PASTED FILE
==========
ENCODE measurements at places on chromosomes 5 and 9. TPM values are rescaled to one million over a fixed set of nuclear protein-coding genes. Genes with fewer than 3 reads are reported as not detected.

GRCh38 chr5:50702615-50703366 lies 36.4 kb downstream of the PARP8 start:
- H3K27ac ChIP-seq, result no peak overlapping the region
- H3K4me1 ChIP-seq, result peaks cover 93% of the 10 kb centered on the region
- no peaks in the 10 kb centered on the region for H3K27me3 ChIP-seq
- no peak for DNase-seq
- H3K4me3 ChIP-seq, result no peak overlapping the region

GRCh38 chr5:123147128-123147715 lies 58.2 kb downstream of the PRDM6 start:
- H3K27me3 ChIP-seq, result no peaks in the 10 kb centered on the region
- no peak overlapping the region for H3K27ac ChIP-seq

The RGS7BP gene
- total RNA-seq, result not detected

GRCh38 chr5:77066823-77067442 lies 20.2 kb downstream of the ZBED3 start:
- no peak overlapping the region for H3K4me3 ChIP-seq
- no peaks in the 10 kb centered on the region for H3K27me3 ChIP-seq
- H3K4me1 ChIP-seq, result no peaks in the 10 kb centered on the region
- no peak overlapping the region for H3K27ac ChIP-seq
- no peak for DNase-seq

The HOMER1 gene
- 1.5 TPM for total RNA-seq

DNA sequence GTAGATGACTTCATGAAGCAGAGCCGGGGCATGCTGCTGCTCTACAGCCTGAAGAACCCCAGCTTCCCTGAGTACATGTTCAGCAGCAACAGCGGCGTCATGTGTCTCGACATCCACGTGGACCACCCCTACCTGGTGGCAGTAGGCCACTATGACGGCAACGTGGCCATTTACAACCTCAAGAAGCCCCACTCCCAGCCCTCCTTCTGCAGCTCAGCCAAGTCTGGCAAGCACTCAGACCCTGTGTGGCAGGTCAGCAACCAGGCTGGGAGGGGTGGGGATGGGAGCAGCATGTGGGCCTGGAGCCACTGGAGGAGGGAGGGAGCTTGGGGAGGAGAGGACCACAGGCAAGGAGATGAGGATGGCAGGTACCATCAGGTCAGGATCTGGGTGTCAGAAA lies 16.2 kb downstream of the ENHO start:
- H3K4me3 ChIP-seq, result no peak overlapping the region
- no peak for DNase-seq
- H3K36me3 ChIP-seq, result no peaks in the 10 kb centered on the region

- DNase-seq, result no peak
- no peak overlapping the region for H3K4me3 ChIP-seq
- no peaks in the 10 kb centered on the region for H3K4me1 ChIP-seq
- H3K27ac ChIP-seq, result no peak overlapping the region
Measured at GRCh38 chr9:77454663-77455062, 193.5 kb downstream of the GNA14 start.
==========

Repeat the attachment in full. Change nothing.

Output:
ENCODE measurements at places on chromosomes 5 and 9. TPM values are rescaled to one million over a fixed set of nuclear protein-coding genes. Genes with fewer than 3 reads are reported as not detected.

GRCh38 chr5:50702615-50703366 lies 36.4 kb downstream of the PARP8 start:
- H3K27ac ChIP-seq, result no peak overlapping the region
- H3K4me1 ChIP-seq, result peaks cover 93% of the 10 kb centered on the region
- no peaks in the 10 kb centered on the region for H3K27me3 ChIP-seq
- no peak for DNase-seq
- H3K4me3 ChIP-seq, result no peak overlapping the region

GRCh38 chr5:123147128-123147715 lies 58.2 kb downstream of the PRDM6 start:
- H3K27me3 ChIP-seq, result no peaks in the 10 kb centered on the region
- no peak overlapping the region for H3K27ac ChIP-seq

The RGS7BP gene
- total RNA-seq, result not detected

GRCh38 chr5:77066823-77067442 lies 20.2 kb downstream of the ZBED3 start:
- no peak overlapping the region for H3K4me3 ChIP-seq
- no peaks in the 10 kb centered on the region for H3K27me3 ChIP-seq
- H3K4me1 ChIP-seq, result no peaks in the 10 kb centered on the region
- no peak overlapping the region for H3K27ac ChIP-seq
- no peak for DNase-seq

The HOMER1 gene
- 1.5 TPM for total RNA-seq

DNA sequence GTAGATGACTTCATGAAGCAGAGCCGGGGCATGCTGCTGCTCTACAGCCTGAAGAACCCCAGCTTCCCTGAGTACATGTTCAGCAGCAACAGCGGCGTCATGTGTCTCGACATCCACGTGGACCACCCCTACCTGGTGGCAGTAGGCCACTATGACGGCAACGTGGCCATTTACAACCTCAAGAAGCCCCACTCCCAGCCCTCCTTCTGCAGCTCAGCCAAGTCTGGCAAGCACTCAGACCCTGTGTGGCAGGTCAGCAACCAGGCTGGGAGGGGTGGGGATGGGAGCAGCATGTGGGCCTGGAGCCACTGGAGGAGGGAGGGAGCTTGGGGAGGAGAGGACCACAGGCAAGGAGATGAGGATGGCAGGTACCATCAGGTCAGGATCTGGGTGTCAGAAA lies 16.2 kb downstream of the ENHO start:
- H3K4me3 ChIP-seq, result no peak overlapping the region
- no peak for DNase-seq
- H3K36me3 ChIP-seq, result no peaks in the 10 kb centered on the region

- DNase-seq, result no peak
- no peak overlapping the region for H3K4me3 ChIP-seq
- no peaks in the 10 kb centered on the region for H3K4me1 ChIP-seq
- H3K27ac ChIP-seq, result no peak overlapping the region
Measured at GRCh38 chr9:77454663-77455062, 193.5 kb downstream of the GNA14 start.